Starting the event with an emotional metaphor about swimming in water, Jennifer Palmieri, former communications director for Hillary Clinton’s presidential campaign and former White House communications director in the Obama administration, described what it was like to realize that she was “living in a world run by men.”
The Annenberg School for Communication and Journalism hosted Palmieri for the “Special Event for Women Who Will Run the World” Thursday evening at the Wallis Annenberg Auditorium.
“I think that the amount of change that’s happening in the world is pretty revolutionary and we can’t talk about how we communicate around that without grasping the kind of change we are going through,” Palmieri began.
Palmieri believes that men do not necessarily hold women back, but power systems benefit men and “hold women back.” She explained that the summer of 2015 through the months leading up to the 2016 election made this clear to her.
“It was really hard … there was so much vitriol and I tried to wrap my head around, like what is it? Why do people hate her so much?” Palmieri said.
This revelation between the “seeds” of her book “Dear Madam President,” which she said she wrote as an open letter of empowerment to the first female president of the United States. She wrote it with the intent to inspire women who are going to “run the world.”
“My book in one sentence is that people take their cue from you,” Palmieri said. “If you act like you belong in the room, people think you do.”
Palmieri said that there is no right answer concerning the responsibility of the president, but that people should be using their voice.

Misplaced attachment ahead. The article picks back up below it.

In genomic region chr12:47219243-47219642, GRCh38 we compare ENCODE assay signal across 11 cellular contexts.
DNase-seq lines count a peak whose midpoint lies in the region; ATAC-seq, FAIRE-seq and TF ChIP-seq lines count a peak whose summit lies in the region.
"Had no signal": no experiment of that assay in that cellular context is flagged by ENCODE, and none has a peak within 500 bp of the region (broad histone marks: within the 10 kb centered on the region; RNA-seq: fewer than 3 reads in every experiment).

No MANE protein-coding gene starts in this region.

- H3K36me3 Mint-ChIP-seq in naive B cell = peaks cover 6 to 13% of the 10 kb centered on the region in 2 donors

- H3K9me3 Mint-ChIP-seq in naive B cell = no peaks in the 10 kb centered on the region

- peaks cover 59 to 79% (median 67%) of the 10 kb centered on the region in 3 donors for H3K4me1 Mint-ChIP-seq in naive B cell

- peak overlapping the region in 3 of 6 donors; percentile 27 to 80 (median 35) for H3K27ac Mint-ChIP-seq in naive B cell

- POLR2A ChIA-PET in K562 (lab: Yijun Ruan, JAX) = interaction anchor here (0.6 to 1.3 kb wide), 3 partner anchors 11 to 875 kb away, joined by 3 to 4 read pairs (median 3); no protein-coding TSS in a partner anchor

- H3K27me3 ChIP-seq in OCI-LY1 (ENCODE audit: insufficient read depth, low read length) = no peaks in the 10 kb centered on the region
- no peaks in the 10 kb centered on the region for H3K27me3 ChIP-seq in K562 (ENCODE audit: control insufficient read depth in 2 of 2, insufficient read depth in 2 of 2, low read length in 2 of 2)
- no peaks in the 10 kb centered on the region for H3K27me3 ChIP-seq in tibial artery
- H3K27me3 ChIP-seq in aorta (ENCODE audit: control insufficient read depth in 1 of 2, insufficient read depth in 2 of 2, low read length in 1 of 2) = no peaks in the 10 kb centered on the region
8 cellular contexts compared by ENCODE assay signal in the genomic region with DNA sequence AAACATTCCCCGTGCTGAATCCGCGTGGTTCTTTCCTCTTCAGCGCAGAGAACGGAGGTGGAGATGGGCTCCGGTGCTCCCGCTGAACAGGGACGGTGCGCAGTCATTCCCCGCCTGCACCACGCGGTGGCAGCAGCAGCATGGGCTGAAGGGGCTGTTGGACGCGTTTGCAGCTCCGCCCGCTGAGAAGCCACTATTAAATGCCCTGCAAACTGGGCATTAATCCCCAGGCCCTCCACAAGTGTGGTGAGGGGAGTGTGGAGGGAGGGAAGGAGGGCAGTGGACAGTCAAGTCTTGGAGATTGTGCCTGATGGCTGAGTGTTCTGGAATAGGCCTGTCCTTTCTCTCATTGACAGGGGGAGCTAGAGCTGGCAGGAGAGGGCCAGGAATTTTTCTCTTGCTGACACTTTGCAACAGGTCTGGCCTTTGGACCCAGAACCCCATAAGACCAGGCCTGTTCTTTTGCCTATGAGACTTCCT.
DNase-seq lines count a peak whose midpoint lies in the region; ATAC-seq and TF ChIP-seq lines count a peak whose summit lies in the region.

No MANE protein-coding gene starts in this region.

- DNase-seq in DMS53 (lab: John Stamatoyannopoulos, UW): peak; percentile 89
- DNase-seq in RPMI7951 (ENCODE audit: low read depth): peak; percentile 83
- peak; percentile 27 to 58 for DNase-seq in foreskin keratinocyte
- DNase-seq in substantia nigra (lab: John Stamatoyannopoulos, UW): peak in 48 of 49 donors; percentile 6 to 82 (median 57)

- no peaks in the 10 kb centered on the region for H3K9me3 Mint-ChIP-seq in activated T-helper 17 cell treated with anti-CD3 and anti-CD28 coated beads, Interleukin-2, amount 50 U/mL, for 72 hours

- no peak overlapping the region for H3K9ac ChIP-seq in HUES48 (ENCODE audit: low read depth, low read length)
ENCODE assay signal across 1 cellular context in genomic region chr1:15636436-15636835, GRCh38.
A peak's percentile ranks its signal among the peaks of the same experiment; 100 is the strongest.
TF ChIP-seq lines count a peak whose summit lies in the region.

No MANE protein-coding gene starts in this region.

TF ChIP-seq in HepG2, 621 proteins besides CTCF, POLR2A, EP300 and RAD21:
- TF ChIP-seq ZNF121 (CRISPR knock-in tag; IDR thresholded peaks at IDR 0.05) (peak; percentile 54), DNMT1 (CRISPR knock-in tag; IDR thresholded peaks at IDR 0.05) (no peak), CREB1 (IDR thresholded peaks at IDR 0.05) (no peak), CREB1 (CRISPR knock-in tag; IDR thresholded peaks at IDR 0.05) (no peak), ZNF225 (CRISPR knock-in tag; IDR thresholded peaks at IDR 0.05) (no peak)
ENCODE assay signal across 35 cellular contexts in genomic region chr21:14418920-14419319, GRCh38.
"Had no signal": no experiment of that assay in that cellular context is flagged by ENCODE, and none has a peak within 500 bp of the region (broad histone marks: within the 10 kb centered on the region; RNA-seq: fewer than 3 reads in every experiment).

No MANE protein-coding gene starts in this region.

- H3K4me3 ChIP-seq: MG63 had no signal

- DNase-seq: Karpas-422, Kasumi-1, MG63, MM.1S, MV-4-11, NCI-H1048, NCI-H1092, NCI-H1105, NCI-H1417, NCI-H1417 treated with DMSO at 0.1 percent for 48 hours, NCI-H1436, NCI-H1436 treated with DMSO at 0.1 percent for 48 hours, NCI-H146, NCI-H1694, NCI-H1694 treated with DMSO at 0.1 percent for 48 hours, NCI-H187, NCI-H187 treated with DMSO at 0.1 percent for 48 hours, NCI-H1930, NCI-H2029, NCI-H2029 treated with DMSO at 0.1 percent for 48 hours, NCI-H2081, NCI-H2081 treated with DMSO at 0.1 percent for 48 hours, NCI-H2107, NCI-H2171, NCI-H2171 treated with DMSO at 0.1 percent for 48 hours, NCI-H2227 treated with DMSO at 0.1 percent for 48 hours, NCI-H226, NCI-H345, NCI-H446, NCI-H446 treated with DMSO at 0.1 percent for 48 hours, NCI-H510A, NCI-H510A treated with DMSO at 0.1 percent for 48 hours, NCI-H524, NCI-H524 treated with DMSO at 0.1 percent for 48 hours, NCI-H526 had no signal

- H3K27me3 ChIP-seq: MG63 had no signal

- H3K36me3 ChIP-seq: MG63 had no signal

“If you’re not speaking up, you’re not doing your job,” she said.
Palmieri argued that the reason people were uncomfortable with Clinton was because she stepped out and did things most women held back from at the time. Generally, society has not accepted women who defy gender roles, Palmieri said.
“People think if you have ambition that’s all you have as a woman,” she said, pointing out that it was no surprise that people were against a woman coming into power. She explains that Clinton was “being forced into a world that wasn’t made for her.”
Looking back, when Clinton first decided to run for president, Palmieri said she worried that the candidate could not give a unique story.
“What matters is the credibility, the authenticity, and the conviction of the person speaking,” Palmieri said. “As communicators, that’s the best thing that we can provide.”
What excites and motivates Palmieri is the time of change the world is currently experiencing.
The event was then moderated by Christina Bellantoni, director of the Annenberg Media Center. Bellantoni has covered the White House, Congress and three presidential campaigns throughout her journalism career before coming to Annenberg.
Palmieri also explained that she wrote her book during the period when President Donald Trump began to act on many of his campaign promises, such as repealing the Deferred Action for Childhood Arrivals. This time of extreme political unrest inspired her to speak to the women of America in hopes that the country still has a bright future.
“I need the press to unearth something I don’t know about … or shine a light on an injustice,” Palmieri said. She argued that the press should be a tool for more than just a collection of occurrences, which can be found on social media.
Maggie Horne, a freshman majoring in law, history and culture, attended the event for one of her classes and said that Palmieri’s talk inspired her.
“I’m interested in politics so I wanted to hear what she [Palmieri] had to say,” Horne said. “I want to be a lawyer when I’m older and that’s a field women are getting more into now. I liked hearing how she was saying that women need to not be afraid to get their voice out there.”